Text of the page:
Stompie's ghost refuses to rest in peace
Mary Braid on the rekindled investigation into the dark days of the Mandela United Football Club
Sunday 29 June 1997
The deaths of these children cast long shadows, as the hearings of the Truth and Reconciliation Commission, charged with exposing the atrocities of the apartheid years, have illustrated.
In Stompie's case, however, his shadow has fallen not across the perpetrators of apartheid, but on those who claimed to be resisting it. And events at the TRC this week have again shown that while his body has been laid to rest, the controversy surrounding his death has not.
Stompie was kidnapped from a church home in Soweto and taken to the home of Winnie Mandela, then wife of the imprisoned ANC leader and now President, Nelson Mandela, where he was severely beaten.
Ms Madikizela-Mandela, as she is now known, claimed she took the teenager from the church home because he was being sexually abused. Although charged with murder, she was convicted only of kidnapping and beating the boy. She was sentenced to six years in jail but this was later reduced to a fine.
This week Stompie rose from the veld to haunt her again, this time with the encouragement of the commission. She may yet regret her decision to ignore the TRC's closing date last month for amnesty applications for politically motivated crimes.
Emma Nicholson is among the forces gathering against the President's ex-wife. The former British MP is the self-styled "champion" of Katiza Cebekhulu, a former member of Ms Madikizela-Mandela's thuggish bodyguards who, under the nickname Mandela United Football Club, terrorised Soweto in the late 1980s. The club was "captained" by Jerry Richardson, currently serving life for Stompie's murder.
This week TRC officials revealed a fresh inquiry into Mandela United was drawing to a close and Ms Nicholson was expected to fly to Johannesburg to discuss the whereabouts of Mr Cebekhulu who disappeared while on trial with Ms Madikizela-Mandela over the death.
He surfaced in a Zambian jail claiming he had been spirited away from South Africa by ANC members anxious that he did not give evidence. It was there that he met Ms Nicholson, a parliamentary spokesperson on human rights. She taped an interview with him, later described as "sensational". She is one of the few people who have any idea where he is now hiding, apparently too terrified to return: some reports say his "safe house" is in London, some in Lusaka.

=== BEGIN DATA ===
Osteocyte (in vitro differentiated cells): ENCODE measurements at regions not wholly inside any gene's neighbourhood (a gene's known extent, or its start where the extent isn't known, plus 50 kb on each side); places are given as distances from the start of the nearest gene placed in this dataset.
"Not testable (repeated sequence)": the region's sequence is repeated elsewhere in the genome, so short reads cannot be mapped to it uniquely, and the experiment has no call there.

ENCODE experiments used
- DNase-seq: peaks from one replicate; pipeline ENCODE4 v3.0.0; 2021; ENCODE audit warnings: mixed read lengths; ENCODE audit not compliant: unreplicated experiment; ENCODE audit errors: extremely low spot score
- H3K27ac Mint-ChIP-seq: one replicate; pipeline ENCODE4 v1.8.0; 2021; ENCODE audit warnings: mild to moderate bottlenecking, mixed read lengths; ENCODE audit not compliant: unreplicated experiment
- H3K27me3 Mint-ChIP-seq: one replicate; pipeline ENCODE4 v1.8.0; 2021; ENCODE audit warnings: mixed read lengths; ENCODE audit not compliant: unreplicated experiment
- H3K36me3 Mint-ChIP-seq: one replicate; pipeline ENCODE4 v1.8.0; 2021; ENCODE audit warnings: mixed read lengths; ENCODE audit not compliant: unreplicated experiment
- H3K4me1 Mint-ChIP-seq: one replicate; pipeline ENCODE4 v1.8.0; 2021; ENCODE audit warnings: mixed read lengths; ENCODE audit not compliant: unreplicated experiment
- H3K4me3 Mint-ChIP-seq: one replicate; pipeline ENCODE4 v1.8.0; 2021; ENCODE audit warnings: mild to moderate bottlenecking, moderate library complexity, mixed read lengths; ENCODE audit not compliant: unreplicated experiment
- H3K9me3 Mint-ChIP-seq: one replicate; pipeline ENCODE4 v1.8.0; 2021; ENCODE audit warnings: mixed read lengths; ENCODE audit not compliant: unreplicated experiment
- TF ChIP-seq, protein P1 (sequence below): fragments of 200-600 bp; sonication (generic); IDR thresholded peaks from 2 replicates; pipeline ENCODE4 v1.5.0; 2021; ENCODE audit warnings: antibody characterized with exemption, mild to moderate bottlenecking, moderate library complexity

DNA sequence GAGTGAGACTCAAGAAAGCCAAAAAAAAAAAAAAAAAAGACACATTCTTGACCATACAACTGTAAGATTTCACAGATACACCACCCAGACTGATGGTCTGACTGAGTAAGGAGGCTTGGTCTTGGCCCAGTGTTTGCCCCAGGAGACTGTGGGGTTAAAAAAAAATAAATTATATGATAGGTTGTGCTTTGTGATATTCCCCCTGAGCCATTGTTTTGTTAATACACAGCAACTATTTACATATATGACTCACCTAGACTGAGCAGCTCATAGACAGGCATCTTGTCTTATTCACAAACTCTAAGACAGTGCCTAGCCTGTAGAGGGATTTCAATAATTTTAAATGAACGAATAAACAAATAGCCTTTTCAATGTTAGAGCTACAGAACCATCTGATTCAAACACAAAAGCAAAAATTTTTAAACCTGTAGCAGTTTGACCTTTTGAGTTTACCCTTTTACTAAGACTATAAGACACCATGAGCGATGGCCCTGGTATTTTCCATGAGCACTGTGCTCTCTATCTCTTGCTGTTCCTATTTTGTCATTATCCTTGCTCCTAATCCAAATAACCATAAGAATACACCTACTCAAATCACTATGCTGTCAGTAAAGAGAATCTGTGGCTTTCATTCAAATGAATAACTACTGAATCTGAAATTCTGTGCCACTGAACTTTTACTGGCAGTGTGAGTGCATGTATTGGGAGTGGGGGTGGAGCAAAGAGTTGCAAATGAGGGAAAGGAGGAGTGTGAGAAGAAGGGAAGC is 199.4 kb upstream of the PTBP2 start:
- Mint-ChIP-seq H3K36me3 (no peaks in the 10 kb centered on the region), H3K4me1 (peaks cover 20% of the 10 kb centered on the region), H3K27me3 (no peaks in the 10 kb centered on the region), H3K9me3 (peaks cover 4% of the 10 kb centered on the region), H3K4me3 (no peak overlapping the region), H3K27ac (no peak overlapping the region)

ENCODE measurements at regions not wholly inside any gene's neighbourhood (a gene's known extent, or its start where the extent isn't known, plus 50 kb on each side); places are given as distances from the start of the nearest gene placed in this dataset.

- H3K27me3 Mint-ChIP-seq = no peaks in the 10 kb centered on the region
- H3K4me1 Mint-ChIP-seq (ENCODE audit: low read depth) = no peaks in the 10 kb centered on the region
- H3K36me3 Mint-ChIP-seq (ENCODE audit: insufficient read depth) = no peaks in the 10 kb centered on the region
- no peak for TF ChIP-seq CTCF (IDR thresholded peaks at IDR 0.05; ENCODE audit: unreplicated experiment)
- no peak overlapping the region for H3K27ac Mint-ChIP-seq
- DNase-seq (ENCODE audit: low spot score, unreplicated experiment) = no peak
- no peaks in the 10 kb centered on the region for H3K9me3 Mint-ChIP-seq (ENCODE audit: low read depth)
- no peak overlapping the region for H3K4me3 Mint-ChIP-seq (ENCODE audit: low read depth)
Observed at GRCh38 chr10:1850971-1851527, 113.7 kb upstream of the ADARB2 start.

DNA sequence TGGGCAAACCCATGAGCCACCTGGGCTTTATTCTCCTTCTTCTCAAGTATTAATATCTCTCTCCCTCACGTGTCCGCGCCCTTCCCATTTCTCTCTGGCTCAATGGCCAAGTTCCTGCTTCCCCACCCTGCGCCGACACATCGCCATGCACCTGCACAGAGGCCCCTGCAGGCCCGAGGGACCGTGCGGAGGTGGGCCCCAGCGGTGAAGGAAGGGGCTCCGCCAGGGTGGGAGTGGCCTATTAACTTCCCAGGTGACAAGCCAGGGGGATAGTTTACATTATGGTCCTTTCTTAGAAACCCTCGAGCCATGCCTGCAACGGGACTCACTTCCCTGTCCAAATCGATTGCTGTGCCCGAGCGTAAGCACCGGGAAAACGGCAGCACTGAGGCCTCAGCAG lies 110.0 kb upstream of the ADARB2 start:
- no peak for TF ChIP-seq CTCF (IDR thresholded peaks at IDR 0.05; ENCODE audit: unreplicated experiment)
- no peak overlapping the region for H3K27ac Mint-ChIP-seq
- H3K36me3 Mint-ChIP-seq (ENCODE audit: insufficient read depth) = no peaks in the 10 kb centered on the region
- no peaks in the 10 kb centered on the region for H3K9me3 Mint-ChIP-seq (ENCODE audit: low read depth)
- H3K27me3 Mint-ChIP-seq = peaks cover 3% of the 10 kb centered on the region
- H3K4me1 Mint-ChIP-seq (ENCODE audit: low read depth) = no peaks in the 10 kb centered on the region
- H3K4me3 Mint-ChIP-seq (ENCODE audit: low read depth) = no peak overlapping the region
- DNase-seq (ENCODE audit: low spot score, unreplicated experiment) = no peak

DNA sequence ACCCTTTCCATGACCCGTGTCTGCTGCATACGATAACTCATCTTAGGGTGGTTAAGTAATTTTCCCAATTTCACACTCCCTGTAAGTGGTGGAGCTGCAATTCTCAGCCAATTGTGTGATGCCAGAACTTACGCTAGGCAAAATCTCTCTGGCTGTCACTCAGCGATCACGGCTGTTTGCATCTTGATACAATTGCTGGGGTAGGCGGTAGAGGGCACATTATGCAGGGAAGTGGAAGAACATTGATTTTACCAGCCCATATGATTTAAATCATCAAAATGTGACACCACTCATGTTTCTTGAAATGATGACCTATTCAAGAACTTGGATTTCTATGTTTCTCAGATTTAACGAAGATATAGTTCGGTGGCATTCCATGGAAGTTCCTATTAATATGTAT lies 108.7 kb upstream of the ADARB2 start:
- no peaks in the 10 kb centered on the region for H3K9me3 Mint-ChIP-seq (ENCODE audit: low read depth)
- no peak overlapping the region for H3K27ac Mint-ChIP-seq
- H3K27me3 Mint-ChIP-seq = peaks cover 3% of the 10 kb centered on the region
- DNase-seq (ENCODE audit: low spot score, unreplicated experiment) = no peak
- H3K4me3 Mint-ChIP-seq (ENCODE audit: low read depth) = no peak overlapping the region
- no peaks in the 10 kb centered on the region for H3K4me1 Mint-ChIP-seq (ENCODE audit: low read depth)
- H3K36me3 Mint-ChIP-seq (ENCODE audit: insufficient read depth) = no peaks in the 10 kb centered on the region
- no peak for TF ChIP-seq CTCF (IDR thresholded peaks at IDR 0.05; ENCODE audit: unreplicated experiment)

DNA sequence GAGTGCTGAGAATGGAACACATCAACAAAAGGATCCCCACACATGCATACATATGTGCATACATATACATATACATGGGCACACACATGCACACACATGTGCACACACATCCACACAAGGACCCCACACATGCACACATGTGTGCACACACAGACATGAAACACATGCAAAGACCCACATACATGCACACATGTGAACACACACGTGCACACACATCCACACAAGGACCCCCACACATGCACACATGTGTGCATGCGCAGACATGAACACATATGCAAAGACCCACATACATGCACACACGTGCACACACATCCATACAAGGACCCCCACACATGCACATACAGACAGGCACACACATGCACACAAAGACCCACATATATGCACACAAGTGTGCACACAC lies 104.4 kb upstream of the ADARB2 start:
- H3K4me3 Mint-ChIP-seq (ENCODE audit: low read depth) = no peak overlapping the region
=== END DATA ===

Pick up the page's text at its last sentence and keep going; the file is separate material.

"We are very keen to talk to Mr Cebekhulu so we have to go through Ms Nicholson who guards him rather jealously," said a TRC insider, after information leaked earlier this week that a subpoena would soon be issued, summoning Ms Madikizela-Mandela to a private hearing. That leak led Commissioner Dumile Ntsebeza to admit new allegations about the football club which went far beyond what was known before.
The TRC insider dismissed as "way off the mark" a report that it now had a map showing where other children's bodies could be found - but another allegation involving a mineshaft where children were dumped was still under investigation.
The inquiry seems to have been prompted in part by pressure from the families of children who went missing after being threatened by Ms Madikizela- Mandela's "team". A few years ago the father of Lolo Sono, 21, claimed that in 1988 he saw his son, battered and bleeding in the back of a minibus driven by her. When the distraught father implored her to let Lolo go, he said, she refused and drove off insisting Lolo was a "sell-out." He was never seen again.
In addition, the family of Dr Abu-Bakr Asvat, who was murdered during a robbery at his home four weeks after Stompie died, have pressed the Commission to investigate links with Mandela United. Dr Asvat is believed to have examined Stompie shortly before he died.
Ms Nicholson has previously claimed to have evidence about Dr Asvat's murder. But this week she said that she felt Mr Cebekhulu's importance to the current investigation was being exaggerated. His evidence she said amounted to corroboration of what others already knew.
Ms Madikizela-Mandela remained tight-lipped last week. Despite attempts to stem the flow of leaks on one of its most politically sensitive investigations, Commission officials have said privately that former associates of hers are "singing" about the past in their bid for amnesty.
They apparently include Richardson and Xoliswa Falati, who served a two-year jail sentence for her part in Stompie's death. In court she provided her then best friend with an alibi against murder charges but, like Richardson, she has since given newspaper interviews where she claims she committed perjury.
Ms Madikizela-Mandela, affectionately referred to as "mummy" by the old football team, has claimed a political smear campaign has been launched against her. She has even appealed to Mr Cebekhulu to come home, insisting he has nothing to fear.
But his elderly mother Joyce, who claims not to have heard a whimper from her son in eight years, warned that "the killers" will get him if he returned. So far he appears to prefer his biological mother's advice to that of his former political "mummy".
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